Curriculum/Training Specialist: Executive Summary

In the workplace, training specialists receive requests to develop or select training programs.


In a school system, curriculum specialists lead the selection of textbooks and other curriculum, and train teachers while motivating them to embrace the government's edicts du jour. They may also attempt to evaluate the results. In the workplace, training specialists receive requests from higher-ups to develop or select training programs, recruit instructors, perhaps teach some workshops, and evaluate the results.

This is a pleasant job because you avoid many of teaching's in-the-trenches frustrations yet feel you're helping people to grow. Also, in reviewing and evaluating curriculum and instruction, you're learning new things all the time.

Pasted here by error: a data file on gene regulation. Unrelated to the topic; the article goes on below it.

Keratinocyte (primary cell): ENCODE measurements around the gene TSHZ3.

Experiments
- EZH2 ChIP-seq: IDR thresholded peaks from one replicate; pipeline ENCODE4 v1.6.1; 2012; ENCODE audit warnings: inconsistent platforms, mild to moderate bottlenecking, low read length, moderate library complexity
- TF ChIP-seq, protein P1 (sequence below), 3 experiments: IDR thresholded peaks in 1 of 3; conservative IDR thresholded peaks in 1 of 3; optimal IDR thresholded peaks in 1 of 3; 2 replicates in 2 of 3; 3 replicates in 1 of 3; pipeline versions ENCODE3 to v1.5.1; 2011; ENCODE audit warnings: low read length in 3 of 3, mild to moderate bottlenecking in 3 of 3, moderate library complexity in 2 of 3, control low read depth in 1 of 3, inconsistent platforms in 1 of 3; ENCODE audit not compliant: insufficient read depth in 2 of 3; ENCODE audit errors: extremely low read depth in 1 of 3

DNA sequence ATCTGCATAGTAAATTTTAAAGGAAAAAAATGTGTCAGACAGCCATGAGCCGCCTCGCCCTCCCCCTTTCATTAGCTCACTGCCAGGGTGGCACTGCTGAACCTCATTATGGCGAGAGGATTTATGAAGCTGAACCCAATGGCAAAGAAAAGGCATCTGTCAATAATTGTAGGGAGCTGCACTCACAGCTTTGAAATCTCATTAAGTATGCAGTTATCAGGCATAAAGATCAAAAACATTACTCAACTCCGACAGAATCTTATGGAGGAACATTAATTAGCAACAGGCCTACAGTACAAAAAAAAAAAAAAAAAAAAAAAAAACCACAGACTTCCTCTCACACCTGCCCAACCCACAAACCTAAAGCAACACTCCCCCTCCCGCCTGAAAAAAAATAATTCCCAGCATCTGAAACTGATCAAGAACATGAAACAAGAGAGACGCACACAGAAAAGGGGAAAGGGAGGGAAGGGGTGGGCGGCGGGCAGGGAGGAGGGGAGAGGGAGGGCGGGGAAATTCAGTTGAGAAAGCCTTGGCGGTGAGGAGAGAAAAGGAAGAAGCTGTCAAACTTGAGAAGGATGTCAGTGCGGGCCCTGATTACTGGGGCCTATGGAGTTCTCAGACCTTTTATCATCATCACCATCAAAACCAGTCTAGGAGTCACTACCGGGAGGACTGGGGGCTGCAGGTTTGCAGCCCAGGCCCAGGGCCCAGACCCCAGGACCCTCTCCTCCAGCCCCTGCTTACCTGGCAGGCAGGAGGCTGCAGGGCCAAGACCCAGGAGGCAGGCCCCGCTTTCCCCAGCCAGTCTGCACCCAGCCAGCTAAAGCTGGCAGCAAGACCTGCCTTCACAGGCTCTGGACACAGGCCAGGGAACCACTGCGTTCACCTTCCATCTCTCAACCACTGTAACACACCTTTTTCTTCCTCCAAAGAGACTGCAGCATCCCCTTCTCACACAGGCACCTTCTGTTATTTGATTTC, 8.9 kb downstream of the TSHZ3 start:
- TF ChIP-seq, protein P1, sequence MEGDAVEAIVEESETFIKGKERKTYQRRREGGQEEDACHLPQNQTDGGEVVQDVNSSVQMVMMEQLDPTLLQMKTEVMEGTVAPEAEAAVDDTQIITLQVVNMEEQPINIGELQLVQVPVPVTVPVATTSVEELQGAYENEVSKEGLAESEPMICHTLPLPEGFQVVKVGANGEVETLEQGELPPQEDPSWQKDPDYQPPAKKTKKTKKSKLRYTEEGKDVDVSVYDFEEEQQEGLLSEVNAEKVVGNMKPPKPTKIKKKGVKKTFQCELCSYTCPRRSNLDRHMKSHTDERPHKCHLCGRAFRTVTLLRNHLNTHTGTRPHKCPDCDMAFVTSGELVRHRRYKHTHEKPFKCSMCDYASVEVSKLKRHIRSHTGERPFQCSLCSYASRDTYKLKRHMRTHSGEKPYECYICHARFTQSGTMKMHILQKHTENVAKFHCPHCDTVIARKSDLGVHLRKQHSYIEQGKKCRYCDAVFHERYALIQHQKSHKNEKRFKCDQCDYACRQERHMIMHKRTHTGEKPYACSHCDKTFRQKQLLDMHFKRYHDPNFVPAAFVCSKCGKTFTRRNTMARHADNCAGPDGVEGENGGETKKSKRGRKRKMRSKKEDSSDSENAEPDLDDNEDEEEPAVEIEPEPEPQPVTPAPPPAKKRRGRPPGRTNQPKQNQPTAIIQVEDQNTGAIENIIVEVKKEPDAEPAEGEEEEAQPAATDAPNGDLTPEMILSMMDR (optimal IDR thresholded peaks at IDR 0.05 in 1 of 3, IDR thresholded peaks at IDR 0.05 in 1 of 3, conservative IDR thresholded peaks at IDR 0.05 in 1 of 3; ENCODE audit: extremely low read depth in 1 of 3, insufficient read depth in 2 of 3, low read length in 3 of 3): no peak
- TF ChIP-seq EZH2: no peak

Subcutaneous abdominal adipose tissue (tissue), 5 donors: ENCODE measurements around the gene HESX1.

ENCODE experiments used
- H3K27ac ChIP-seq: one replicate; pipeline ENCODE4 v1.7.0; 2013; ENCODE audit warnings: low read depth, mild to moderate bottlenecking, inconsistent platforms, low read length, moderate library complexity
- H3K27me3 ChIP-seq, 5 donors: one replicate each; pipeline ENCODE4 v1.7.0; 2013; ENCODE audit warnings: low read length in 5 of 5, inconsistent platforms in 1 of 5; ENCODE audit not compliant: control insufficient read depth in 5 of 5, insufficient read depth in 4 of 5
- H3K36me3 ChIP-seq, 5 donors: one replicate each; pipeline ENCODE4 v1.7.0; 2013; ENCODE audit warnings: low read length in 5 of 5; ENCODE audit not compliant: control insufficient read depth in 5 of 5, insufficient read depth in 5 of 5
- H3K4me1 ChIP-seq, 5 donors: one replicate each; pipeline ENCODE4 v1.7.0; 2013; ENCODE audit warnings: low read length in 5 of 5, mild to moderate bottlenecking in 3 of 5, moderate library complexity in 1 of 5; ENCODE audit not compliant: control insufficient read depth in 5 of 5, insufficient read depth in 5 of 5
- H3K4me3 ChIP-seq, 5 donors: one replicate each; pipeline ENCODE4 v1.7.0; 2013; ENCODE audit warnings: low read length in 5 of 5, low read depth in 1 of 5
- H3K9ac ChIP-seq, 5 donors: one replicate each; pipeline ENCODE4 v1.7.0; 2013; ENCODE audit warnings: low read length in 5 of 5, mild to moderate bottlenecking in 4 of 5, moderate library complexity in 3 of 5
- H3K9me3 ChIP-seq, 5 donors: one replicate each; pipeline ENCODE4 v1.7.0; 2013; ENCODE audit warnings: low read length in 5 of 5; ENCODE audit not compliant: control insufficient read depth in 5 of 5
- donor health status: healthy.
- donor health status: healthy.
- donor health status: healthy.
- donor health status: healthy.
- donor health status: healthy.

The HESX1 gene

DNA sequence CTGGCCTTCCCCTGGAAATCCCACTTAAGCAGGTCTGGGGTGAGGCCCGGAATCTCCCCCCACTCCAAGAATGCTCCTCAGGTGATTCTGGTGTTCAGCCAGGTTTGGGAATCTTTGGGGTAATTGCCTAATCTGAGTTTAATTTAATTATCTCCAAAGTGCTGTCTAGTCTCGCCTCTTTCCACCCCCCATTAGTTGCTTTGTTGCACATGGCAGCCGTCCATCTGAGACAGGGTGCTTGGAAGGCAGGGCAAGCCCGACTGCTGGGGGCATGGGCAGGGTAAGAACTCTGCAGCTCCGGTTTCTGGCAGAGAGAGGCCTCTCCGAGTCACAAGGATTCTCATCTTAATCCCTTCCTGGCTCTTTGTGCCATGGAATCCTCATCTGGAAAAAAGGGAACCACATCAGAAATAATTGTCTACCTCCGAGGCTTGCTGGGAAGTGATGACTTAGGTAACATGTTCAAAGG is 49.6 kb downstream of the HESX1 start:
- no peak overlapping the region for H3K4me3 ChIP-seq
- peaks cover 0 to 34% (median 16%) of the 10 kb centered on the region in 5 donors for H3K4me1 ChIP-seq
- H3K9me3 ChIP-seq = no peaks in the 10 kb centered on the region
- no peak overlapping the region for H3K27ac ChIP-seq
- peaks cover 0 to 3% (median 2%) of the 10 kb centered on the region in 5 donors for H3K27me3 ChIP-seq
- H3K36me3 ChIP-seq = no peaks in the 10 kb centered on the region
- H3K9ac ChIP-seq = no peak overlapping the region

According to the Bureau of Labor Statistics, instructional coordinator jobs are projected to grow much faster than average through 2014 as corporations strive to keep up with the ever quickening pace of change and because increased school system spending is virtually assured. Few politicians dare oppose it even though the United States already spends more money on education in real dollars and even as a percentage of gross domestic product than any other G-8 country, while American students still score near the bottom among developed nations.

With the work rewarding and not unduly stressful and the job market strong, and with school-system-based jobs offering top job security and the summers off, curriculum/training specialist is a Best Career.

Median Pay

National: $63,200


For school system jobs, the normal route in is to become a teacher and succeed at that. You might then need to spend some time as a principal or assistant principal.

For training jobs, a wide range of bachelor's degrees is often acceptable for entry-level jobs. Some former teachers have obtained positions in workplace training.

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